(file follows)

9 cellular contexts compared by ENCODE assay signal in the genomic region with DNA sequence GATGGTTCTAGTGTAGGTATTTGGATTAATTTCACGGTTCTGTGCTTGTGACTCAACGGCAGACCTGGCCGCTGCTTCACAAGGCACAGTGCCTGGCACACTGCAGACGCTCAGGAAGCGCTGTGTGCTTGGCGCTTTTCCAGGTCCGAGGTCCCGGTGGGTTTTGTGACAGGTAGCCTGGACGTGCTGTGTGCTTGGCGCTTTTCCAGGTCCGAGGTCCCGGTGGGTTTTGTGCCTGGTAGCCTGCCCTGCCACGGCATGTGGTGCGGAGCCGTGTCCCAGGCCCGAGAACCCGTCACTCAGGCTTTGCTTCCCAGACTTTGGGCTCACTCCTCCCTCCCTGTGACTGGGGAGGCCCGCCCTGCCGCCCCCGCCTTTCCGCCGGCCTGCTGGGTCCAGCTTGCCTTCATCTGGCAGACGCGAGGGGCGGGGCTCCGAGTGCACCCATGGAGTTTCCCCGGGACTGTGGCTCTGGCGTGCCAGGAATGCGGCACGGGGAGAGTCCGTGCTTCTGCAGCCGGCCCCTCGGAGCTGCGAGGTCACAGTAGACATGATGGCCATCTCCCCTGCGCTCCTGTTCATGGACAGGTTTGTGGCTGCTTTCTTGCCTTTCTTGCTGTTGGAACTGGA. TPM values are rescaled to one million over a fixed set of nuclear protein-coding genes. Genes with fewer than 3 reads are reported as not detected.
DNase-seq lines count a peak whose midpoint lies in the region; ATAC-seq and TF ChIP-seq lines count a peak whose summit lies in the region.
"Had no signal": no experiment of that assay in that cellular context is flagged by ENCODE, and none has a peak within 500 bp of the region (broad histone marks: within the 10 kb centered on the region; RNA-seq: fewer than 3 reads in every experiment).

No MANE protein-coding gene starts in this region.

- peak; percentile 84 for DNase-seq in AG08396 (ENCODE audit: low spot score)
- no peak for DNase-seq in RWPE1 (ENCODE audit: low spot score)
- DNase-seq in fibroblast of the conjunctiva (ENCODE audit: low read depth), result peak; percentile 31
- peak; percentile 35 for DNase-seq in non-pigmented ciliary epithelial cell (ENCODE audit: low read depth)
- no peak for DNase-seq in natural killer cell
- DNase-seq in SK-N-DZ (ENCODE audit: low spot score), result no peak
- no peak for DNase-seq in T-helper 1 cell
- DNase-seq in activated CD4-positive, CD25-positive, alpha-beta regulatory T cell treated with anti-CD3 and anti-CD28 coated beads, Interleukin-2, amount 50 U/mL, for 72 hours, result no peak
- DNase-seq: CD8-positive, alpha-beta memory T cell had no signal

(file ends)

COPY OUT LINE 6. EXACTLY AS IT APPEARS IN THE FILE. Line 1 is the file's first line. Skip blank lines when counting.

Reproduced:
- no peak for DNase-seq in RWPE1 (ENCODE audit: low spot score)